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|Index||13 reviews in total|
Like the rest of the users, I watched the entire first season (probably while killing time, waiting for "Battlestar Galactica '80" to start) and then more or less lost interest. Even at 7 I remember thinking it was cool that Marc had this cool apartment/clubhouse that he got to share with two chicks. The fact that they mostly just hung out, doing strange science experiments, didn't phase me a bit. I guess that's just what a guy does with two chicks in their clubhouse. Unlike some of the other users, I really liked the Bloodhound Gang. I remember one episode in particular where they investigate a ghost at some old lady's house. Turns out her creepy son was doing it in order to get her to sell the place so he could pay off his gambling debts - not bad for a kids show. Plus, the ghost itself was really friggin' scary - it cackled and wiggled and, to be honest, scared the crap out of me. Turns out the son created the ghost by - and here comes the sciency aspect of the mystery - catching moths using pheromones and then illuminating the wriggling moths with a spotlight, creating the illusion of this amoeba-like squirming ghost. He also played creepy cackling music on his tape player for added effect. All in all the whole process seemed a little laborious, but then I guess it wouldn't have fit the show if they didn't get a chance to discuss moth pheramones. I also remember another bloodhound episode where this guy claimed someone had stolen his priceless grandfather clock. In reality, he wrapped it in plastic and dumped it in his well with the intention of using bags of salt to float it to the top so he could retrieve it after he collected the insurance money. Like one person said, very Encyclopedia Brown. Anyhow, great show and don't kid, that theme song rocked. Although the frog and baby were, admittedly, a bit gross.
In one very memorable episode of the 1980 season, one of the girls (I
it was Trini) went to a KISS concert to get a little behind the scenes
introduction in how all the sound equipment was put together. They then
played part of the concert. I was watching this episode with my friend
just as they were playing the concert, his dad walked in and got all
that we were watching junk on TV. He didn't listen when we tried to
that it was an educational program on PBS, and he forced us to turn it
The main difference between the first season and later seasons is that the original 321 Contact gang was composed of 2 girls and 1 guy, while later seasons saw the inclusion of a wise-crack prone kid. Thus, while the first season had a Three's Company vibe to it, later episodes had more of a Scrappy Doo vibe that got a little annoying.
I don't know that they ever made new Bloodhound Gang episodes. I kind of remember seeing the same ones over and over again even during the newer episodes.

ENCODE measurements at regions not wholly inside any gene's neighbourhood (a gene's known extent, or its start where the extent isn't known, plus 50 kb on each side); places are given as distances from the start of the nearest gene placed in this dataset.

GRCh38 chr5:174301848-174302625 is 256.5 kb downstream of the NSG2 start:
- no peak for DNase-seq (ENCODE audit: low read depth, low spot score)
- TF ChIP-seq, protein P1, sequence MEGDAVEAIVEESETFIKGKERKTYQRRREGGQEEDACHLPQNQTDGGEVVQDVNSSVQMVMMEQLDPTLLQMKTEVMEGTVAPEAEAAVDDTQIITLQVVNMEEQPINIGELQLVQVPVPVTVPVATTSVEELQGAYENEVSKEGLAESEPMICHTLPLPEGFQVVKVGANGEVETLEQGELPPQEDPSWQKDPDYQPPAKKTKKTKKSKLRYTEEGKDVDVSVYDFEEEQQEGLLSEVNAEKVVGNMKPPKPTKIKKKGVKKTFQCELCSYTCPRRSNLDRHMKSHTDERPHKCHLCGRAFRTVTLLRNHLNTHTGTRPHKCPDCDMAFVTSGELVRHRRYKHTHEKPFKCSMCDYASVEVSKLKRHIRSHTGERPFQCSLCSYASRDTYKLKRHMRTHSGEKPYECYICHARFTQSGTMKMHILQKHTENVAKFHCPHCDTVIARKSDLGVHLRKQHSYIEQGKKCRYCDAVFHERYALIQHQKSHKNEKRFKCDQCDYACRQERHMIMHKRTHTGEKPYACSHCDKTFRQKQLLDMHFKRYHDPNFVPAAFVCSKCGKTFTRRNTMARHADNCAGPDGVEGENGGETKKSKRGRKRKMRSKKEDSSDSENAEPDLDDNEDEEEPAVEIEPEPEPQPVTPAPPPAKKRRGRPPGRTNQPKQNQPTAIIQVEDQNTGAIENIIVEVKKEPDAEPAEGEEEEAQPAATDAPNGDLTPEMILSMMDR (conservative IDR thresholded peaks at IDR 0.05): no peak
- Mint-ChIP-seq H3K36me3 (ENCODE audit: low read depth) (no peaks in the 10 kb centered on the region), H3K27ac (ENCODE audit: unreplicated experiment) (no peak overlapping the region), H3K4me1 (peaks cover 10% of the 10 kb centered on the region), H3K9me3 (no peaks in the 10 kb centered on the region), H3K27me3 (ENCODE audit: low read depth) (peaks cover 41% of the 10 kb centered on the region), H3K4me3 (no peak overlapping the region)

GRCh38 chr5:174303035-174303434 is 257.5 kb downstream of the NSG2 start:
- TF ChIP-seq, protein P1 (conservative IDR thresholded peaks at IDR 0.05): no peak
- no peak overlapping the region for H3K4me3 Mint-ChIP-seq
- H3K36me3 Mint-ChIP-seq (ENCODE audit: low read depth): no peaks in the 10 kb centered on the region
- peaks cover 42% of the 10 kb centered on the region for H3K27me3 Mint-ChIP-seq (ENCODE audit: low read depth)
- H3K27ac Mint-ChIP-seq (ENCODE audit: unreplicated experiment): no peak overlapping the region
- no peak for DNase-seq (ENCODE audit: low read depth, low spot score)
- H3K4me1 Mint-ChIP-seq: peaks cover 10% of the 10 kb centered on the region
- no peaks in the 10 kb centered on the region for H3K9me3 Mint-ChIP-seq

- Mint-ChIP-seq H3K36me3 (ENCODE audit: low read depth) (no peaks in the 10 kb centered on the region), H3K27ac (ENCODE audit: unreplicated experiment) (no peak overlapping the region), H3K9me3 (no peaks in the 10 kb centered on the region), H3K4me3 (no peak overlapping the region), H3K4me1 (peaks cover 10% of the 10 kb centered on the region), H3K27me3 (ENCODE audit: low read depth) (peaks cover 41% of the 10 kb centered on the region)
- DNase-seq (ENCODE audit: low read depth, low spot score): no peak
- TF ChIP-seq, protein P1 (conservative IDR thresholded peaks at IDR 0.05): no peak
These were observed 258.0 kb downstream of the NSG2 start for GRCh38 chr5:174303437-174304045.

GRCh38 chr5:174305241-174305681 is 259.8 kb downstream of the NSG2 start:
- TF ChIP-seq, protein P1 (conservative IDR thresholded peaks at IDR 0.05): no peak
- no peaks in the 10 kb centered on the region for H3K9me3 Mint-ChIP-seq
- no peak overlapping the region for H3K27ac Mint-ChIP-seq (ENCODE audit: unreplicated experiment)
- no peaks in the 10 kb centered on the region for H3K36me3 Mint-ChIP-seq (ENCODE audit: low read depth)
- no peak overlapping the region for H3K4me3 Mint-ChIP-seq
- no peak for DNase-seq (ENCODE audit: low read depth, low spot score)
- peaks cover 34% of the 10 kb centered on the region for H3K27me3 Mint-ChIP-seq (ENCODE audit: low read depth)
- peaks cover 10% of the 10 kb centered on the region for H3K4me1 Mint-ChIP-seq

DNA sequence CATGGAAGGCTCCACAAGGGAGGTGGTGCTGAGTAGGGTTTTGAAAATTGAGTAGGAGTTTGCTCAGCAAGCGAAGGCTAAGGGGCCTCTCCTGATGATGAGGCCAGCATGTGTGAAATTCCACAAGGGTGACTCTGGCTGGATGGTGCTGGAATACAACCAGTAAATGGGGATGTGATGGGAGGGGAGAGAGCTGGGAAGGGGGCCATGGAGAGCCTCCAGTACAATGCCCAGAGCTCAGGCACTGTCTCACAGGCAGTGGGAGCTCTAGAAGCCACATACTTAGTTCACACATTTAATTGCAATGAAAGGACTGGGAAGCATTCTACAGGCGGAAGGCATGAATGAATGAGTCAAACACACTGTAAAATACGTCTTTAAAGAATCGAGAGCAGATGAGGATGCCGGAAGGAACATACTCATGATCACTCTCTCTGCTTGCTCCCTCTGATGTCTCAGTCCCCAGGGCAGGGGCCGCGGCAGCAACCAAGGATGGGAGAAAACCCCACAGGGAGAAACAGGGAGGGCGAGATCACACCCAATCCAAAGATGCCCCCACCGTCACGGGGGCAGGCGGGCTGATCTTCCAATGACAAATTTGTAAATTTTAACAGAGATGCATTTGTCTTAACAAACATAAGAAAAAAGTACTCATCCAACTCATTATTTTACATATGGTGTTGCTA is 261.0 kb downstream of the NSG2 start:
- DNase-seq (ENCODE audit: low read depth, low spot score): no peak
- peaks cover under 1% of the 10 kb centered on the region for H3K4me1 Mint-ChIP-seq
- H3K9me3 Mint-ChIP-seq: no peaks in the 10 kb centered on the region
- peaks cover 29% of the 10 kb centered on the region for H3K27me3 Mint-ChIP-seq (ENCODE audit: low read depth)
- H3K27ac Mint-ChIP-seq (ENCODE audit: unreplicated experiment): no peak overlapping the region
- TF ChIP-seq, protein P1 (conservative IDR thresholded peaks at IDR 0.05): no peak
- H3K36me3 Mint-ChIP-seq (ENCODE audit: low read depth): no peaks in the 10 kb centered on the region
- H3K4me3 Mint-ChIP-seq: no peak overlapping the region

Watching this show was an after school ritual for me. I still remember the episode where the kids were stranded in the middle of Death Valley and spelled out HELP in rocks, hoping for a plane to fly past them. Do you remember the bizzare episodes of the Bloodhound Gang? The science they taught everyone who watched it still haunts me to this day. Do you remember the pinhole camera in the back of the van when they got kidnapped by the art thieves, or the ladder the fat lady broke going up to the attic to get her mothball infested dress?? Am I the only one who remembers this stuff??
Back in 1980, when I was in 3rd grade, I remember a brand new show
premiering on PBS called 3-2-1 Contact. At that time, I had just started
getting interested in science. Since I didn't have cable, and Mr. Wizard
had never heard of at the time, I found this show to be very interesting.
It became an after school routine for me to watch, looking forward to what
they had planned to teach that week. For those of you who've never
it, they would to devote an entire week on a particular subject, which
really kept you watching if it was something that interested you (or kept
you changing the channel if you were bored by it, something that never
happened to me on this show).
3-2-1 Contact really inspired me to maintain an interest in science ever since then. It was 3-2-1 Contact that got my interest in computers back then, which turned out to be a lucrative career for me. I also used to subscribe to the magazine they had by the same name (also published by Children's Television Workshop who created Sesame Street and The Electric Company).
All in all, I'd have to say that this was a very wonderful series to learn from, and now that it's on Noggin a new generation of kids can learn from it. My young son and I watch it together now, and he's learning a lot from it.